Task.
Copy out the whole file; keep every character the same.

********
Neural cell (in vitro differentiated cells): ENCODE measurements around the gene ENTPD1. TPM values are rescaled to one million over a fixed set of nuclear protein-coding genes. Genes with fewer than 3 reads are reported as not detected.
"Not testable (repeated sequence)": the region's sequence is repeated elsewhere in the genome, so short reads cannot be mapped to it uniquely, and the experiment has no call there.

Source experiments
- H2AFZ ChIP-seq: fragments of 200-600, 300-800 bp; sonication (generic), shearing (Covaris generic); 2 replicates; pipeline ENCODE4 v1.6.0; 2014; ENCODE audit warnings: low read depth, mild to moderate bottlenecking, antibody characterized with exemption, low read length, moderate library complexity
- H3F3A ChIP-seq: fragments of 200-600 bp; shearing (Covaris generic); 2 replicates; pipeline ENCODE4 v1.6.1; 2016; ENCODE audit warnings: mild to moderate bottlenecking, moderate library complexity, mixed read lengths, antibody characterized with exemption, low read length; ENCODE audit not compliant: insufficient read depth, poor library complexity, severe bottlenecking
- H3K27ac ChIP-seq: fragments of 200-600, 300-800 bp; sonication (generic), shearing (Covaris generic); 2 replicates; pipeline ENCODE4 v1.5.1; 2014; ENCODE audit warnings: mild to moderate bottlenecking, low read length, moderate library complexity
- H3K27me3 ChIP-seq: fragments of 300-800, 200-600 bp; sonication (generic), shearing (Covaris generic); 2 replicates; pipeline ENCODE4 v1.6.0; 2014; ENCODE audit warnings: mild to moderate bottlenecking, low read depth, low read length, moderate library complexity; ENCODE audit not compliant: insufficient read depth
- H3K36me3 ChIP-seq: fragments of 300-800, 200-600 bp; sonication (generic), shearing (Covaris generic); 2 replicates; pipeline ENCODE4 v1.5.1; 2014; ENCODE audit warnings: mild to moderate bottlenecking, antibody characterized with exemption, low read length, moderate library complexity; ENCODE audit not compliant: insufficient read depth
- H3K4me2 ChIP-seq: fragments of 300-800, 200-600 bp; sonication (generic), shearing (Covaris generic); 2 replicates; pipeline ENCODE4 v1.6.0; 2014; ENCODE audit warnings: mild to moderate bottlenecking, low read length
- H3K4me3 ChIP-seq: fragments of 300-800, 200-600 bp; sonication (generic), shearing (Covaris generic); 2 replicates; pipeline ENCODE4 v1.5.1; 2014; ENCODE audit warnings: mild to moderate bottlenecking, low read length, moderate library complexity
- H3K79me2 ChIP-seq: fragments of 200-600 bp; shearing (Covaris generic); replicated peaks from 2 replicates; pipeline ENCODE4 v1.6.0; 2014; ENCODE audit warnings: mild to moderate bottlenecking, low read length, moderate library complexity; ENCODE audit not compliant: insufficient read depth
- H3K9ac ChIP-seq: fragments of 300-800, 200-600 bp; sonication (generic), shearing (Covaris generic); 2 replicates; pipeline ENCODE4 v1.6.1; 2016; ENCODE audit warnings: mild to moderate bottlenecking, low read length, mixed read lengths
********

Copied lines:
Neural cell (in vitro differentiated cells): ENCODE measurements around the gene ENTPD1. TPM values are rescaled to one million over a fixed set of nuclear protein-coding genes. Genes with fewer than 3 reads are reported as not detected.
"Not testable (repeated sequence)": the region's sequence is repeated elsewhere in the genome, so short reads cannot be mapped to it uniquely, and the experiment has no call there.

Source experiments
- H2AFZ ChIP-seq: fragments of 200-600, 300-800 bp; sonication (generic), shearing (Covaris generic); 2 replicates; pipeline ENCODE4 v1.6.0; 2014; ENCODE audit warnings: low read depth, mild to moderate bottlenecking, antibody characterized with exemption, low read length, moderate library complexity
- H3F3A ChIP-seq: fragments of 200-600 bp; shearing (Covaris generic); 2 replicates; pipeline ENCODE4 v1.6.1; 2016; ENCODE audit warnings: mild to moderate bottlenecking, moderate library complexity, mixed read lengths, antibody characterized with exemption, low read length; ENCODE audit not compliant: insufficient read depth, poor library complexity, severe bottlenecking
- H3K27ac ChIP-seq: fragments of 200-600, 300-800 bp; sonication (generic), shearing (Covaris generic); 2 replicates; pipeline ENCODE4 v1.5.1; 2014; ENCODE audit warnings: mild to moderate bottlenecking, low read length, moderate library complexity
- H3K27me3 ChIP-seq: fragments of 300-800, 200-600 bp; sonication (generic), shearing (Covaris generic); 2 replicates; pipeline ENCODE4 v1.6.0; 2014; ENCODE audit warnings: mild to moderate bottlenecking, low read depth, low read length, moderate library complexity; ENCODE audit not compliant: insufficient read depth
- H3K36me3 ChIP-seq: fragments of 300-800, 200-600 bp; sonication (generic), shearing (Covaris generic); 2 replicates; pipeline ENCODE4 v1.5.1; 2014; ENCODE audit warnings: mild to moderate bottlenecking, antibody characterized with exemption, low read length, moderate library complexity; ENCODE audit not compliant: insufficient read depth
- H3K4me2 ChIP-seq: fragments of 300-800, 200-600 bp; sonication (generic), shearing (Covaris generic); 2 replicates; pipeline ENCODE4 v1.6.0; 2014; ENCODE audit warnings: mild to moderate bottlenecking, low read length
- H3K4me3 ChIP-seq: fragments of 300-800, 200-600 bp; sonication (generic), shearing (Covaris generic); 2 replicates; pipeline ENCODE4 v1.5.1; 2014; ENCODE audit warnings: mild to moderate bottlenecking, low read length, moderate library complexity
- H3K79me2 ChIP-seq: fragments of 200-600 bp; shearing (Covaris generic); replicated peaks from 2 replicates; pipeline ENCODE4 v1.6.0; 2014; ENCODE audit warnings: mild to moderate bottlenecking, low read length, moderate library complexity; ENCODE audit not compliant: insufficient read depth
- H3K9ac ChIP-seq: fragments of 300-800, 200-600 bp; sonication (generic), shearing (Covaris generic); 2 replicates; pipeline ENCODE4 v1.6.1; 2016; ENCODE audit warnings: mild to moderate bottlenecking, low read length, mixed read lengths